A Jacksonville landfill whose closure has become a bottomless
pit for tax dollars is about to swallow $3.4 million intended
for parks and recreation improvements.
Although city officials promise eventually to reshuffle dollars
to make up the loss, the switch will delay countywide recreation
enhancements by at least five months and reduce the scope of a
five-year plan for drainage improvements.
But the immediate problem is keeping contractors moving earth
at the 242-acre dump off New Berlin Road in North Jacksonville.
"The last thing the city needs right now is for that contractor
to walk off that landfill for a lack of dollars," said Sam
Mousa, director of public works.
The cost of capping the landfill has reached $28 million, $8
million more than the city budget provided this year and double
the amount city officials expected to pay when they shut the
gates in 1994.
If approved by the City Council, the extra money should finish
the job by the end of September, Mousa said.
"Guarantee in blood, no," said city Finance Director Mike
Weinstein. "Guarantee as in expectations from all parties, yes."
The closure became a financial albatross after the first
contractor, S&E Contractors, walked off the site in a dispute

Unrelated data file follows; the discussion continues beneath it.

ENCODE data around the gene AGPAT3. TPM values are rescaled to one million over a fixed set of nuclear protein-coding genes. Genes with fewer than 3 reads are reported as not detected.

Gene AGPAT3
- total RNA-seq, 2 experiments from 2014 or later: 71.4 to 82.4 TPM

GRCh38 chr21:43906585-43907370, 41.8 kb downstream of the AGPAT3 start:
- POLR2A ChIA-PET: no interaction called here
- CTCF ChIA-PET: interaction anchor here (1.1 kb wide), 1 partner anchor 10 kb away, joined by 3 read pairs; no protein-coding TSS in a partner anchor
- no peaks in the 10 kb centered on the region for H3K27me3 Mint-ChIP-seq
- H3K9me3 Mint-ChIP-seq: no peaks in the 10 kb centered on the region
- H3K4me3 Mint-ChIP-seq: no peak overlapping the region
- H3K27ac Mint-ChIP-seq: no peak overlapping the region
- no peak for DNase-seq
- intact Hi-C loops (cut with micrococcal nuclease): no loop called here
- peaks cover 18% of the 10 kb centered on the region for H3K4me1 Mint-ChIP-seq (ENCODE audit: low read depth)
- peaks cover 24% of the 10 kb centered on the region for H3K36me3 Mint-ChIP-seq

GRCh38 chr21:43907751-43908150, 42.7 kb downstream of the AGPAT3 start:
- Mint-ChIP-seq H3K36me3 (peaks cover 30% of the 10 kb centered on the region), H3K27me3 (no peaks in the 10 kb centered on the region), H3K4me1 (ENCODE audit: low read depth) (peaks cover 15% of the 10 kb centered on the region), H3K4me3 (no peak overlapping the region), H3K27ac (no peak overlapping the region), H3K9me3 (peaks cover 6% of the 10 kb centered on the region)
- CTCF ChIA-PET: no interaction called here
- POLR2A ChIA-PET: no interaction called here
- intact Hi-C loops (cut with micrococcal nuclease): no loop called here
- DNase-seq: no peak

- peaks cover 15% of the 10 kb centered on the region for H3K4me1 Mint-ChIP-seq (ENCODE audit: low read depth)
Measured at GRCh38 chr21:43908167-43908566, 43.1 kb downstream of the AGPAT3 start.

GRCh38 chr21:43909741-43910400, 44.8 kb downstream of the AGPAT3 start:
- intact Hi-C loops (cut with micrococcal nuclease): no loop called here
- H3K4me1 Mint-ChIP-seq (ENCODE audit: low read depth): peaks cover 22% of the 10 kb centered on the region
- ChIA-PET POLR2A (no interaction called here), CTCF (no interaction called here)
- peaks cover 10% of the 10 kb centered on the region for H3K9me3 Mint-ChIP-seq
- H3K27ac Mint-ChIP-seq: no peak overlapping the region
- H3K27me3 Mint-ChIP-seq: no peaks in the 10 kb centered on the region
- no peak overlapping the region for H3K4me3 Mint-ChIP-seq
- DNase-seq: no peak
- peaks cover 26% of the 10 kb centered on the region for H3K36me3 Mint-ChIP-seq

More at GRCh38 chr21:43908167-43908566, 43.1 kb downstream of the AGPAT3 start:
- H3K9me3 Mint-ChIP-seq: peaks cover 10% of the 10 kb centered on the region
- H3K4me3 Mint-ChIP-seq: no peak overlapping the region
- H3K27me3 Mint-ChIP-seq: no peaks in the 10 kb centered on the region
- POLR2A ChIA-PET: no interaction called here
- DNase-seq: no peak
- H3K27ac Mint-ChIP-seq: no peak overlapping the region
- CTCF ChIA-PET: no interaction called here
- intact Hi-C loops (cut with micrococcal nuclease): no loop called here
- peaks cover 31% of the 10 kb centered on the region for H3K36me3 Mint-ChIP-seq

with city officials over payments and closure design.
Faced with unknown conditions at the landfill, and under
pressure to complete the covering by state environmental
officials, the city negotiated an agreement with J.B. Coxwell
Contracting that did not place a cost ceiling on the project.
Instead, the contractor collects payments based on time and
materials spent at the landfill.
Four months ago, the city pumped another $4 million into the
project. Now, Mayor John Delaney is asking the council to
provide another $4.2 million.
Of that, $3.4 million will come from the $5 million received
last year by the city as a partial reimbursement of taxes paid
to the defunct Cross Florida Barge Canal. The rest is unspent
money from other garbage projects.
The barge canal money was intended for a variety of parks and
recreation improvements, ranging from seed money for an
equestrian center at Cecil Field to the purchase of a 10-acre
park on Beach Boulevard that includes the old State Forestry